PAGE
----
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Tuesday, January 25, 2011

Sealed Crank Case

The VFR1200 motor features a "sealed crankcase" and it took me a little while to figure out what that meant. It's a unique and clever setup.

I refer to it as a "semi-dry sump" design. The oil reservoir is still a sump pan at the bottom of the motor, but the crankcase is sealed in a separate chamber above it. This design combines some of the efficiencies of a dry sump design with the practicality of a compact wet sump design. "Windage" losses from a crankshaft whipping the oil around in a wet sump are eliminated by sealing the crank chamber from the pan below it. Honda designed a special 2-rotor oil pump. One rotor acts as a feed pump to force oil up into the crank bearings and top end, while the other acts as a scavenge pump to suck oil out of the crankcase, then jet it on the transmission gears before it drains back into the pan. No bulky, leak-prone external oil lines are neccessary because of the simple gravity drainage design.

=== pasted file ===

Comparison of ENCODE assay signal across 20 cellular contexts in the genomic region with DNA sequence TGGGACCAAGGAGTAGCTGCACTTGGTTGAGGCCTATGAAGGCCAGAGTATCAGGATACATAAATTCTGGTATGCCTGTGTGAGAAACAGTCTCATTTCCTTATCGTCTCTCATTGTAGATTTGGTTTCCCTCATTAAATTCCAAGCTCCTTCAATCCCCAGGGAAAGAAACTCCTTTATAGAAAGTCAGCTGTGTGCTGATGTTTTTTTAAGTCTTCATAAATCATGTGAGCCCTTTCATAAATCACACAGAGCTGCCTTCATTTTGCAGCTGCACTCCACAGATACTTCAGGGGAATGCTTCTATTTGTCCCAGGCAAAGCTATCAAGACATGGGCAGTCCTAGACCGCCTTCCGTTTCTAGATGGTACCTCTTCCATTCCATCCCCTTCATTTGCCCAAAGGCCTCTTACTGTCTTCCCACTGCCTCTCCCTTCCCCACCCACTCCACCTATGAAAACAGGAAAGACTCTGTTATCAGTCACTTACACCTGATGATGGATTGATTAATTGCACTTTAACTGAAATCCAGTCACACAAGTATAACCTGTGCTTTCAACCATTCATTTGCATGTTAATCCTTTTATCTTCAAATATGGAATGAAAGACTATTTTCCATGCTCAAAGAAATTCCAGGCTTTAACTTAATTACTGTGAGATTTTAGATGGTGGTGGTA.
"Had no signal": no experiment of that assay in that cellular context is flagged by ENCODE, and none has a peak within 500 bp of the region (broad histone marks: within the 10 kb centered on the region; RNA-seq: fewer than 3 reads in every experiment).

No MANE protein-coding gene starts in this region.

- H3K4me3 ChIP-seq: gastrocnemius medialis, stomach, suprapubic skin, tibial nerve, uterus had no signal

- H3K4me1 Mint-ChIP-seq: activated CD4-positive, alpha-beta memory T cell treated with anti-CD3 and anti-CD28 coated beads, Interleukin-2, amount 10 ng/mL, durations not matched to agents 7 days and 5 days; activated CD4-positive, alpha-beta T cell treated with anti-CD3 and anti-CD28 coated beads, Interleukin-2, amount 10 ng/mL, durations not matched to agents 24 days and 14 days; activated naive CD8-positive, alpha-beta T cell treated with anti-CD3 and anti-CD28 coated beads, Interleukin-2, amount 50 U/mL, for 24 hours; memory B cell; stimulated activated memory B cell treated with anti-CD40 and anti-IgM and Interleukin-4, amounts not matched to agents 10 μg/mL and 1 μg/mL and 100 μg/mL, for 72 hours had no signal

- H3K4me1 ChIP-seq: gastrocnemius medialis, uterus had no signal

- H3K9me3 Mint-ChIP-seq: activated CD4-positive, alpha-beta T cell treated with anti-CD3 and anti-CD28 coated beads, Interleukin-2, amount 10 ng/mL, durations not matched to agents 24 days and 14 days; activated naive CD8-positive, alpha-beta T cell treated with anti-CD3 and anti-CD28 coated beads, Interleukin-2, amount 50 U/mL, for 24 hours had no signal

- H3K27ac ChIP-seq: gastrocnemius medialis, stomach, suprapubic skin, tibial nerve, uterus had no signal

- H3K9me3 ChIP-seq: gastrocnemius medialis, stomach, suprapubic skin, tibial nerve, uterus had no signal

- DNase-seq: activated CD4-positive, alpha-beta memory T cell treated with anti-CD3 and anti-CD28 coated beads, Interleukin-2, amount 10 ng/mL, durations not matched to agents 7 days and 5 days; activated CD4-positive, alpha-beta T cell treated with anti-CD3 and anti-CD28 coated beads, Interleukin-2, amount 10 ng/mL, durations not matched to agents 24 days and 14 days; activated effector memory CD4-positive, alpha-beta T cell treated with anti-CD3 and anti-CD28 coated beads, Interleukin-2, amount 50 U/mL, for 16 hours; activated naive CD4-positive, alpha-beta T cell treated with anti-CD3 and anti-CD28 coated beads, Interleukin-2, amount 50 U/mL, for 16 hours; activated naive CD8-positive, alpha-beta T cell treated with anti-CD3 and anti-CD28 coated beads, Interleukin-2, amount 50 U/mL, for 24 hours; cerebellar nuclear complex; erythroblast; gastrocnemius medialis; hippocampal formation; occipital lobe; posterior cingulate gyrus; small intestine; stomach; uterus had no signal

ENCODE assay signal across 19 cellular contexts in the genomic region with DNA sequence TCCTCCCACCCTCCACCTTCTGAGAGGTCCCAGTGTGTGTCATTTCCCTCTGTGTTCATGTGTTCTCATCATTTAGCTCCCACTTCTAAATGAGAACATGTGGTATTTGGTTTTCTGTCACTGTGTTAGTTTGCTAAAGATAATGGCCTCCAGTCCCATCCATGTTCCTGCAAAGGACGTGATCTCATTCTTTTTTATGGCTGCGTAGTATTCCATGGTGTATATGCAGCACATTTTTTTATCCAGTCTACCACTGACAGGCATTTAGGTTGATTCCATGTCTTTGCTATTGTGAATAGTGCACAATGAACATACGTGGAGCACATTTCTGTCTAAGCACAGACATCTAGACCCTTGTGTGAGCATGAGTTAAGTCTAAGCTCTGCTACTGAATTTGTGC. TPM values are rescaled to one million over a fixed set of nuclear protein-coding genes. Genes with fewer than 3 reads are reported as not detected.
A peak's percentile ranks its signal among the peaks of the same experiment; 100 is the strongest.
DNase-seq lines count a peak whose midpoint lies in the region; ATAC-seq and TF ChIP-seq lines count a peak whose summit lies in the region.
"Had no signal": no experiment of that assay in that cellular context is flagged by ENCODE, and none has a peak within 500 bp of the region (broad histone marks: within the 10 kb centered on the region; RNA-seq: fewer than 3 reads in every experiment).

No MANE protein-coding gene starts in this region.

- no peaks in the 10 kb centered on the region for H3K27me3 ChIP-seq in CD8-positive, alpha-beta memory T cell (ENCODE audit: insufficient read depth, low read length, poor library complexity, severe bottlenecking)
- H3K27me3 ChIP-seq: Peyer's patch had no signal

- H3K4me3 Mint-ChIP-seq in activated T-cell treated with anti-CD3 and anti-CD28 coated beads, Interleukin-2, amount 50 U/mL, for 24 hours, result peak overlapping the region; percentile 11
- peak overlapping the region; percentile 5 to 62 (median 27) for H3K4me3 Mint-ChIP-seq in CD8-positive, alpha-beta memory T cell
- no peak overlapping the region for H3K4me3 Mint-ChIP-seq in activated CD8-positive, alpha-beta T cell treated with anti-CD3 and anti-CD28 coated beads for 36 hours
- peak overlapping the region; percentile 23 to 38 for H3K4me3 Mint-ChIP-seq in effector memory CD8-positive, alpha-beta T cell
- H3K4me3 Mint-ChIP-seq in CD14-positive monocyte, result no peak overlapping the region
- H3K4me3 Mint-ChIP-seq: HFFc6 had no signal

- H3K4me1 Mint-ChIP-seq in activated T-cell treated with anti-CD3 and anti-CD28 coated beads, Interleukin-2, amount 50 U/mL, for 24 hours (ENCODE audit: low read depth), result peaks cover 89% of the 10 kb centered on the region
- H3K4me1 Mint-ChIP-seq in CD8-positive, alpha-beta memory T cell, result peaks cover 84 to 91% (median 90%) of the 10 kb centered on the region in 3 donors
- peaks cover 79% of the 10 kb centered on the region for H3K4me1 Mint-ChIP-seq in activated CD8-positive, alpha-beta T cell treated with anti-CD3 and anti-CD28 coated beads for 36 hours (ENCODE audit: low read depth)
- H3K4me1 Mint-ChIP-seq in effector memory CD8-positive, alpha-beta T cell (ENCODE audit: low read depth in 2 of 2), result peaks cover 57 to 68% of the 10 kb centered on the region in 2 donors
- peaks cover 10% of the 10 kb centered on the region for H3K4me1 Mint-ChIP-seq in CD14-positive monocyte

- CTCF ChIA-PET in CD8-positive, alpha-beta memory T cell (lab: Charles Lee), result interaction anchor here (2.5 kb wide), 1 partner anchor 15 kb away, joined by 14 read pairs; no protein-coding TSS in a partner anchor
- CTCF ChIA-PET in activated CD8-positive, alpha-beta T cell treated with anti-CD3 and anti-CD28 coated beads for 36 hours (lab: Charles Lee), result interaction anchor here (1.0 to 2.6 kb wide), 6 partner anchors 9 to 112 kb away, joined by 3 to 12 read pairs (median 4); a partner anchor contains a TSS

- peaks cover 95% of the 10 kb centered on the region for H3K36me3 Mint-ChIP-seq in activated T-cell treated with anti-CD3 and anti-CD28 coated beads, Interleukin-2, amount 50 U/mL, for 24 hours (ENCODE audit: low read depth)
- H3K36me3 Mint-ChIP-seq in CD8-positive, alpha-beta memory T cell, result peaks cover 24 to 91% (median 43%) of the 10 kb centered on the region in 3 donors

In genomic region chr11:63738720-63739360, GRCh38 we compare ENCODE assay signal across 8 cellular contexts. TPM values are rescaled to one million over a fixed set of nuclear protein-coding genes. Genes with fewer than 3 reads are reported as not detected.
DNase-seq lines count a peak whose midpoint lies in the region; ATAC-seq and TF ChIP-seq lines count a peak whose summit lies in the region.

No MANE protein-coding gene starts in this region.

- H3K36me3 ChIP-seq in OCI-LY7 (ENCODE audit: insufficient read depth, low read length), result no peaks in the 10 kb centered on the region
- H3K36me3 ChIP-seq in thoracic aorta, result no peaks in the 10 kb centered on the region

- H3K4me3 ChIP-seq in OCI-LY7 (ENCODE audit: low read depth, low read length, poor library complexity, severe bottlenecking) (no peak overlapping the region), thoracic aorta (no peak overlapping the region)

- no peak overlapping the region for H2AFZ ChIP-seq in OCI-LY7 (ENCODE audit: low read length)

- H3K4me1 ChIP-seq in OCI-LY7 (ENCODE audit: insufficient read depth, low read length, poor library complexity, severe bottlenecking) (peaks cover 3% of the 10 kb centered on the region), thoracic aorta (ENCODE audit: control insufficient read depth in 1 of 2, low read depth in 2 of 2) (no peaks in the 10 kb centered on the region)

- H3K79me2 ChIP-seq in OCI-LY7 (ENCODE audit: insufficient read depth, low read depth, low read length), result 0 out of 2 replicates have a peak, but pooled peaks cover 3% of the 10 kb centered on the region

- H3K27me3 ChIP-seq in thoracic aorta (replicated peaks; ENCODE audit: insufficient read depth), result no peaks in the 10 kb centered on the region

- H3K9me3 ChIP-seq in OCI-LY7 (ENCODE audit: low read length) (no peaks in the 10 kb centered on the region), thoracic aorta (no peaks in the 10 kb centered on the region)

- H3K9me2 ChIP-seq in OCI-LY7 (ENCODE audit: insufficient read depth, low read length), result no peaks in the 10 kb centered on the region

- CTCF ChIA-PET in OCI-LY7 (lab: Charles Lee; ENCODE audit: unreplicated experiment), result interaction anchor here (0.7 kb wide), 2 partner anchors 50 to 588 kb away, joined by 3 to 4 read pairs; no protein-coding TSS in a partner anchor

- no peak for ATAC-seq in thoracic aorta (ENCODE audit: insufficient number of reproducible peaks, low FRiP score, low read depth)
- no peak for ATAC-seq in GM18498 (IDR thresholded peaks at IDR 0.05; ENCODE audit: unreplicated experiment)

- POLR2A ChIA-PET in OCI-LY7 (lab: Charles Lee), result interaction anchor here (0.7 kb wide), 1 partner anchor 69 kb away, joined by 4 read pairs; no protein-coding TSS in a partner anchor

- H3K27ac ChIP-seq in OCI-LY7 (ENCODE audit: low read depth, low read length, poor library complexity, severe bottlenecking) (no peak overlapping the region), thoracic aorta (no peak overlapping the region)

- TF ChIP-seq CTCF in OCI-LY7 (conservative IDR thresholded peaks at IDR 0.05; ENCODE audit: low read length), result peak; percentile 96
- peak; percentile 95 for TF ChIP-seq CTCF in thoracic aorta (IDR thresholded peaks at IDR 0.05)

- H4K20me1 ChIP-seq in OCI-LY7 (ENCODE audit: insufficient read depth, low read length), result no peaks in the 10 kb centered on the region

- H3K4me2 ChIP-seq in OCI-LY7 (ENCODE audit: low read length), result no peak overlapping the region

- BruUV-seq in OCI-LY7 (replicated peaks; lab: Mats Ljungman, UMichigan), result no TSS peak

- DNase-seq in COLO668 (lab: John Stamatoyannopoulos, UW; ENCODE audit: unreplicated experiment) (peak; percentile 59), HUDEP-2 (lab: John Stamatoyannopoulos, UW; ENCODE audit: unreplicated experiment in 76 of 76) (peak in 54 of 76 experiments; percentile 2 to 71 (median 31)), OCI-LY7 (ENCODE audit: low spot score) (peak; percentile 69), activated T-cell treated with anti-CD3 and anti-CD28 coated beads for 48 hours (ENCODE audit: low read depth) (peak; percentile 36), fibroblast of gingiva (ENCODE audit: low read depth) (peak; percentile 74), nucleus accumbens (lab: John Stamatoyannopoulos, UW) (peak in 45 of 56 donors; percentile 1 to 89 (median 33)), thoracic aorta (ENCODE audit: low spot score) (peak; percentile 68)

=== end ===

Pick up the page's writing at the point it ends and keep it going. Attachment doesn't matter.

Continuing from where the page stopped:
Another advantage is better compression ring sealing and reduced blow-by as a result of the slight vaccuum in the crank chamber generated by the scavenge pump. This oiling system cools the engine efficiently as well. High-pressure jets mounted under the cylinders squirt oil up into the undersides of the pistons, helping exchange the heat of combustion. The motor also uses a high-spec continuous oil pressure monitor, which is constantly taking readings and can sense a drop in pressure before the bearings are damaged.... unlike a conventional system which sets an "alarm" when the pressure drops below a fixed level.

All of these small efficiency gains combine for a motor that's more responsive and powerful. This design is similar to the oiling system in my CRF250X off-road racer, and Honda claim that it is used in thie RC212V MotoGP racebikes.

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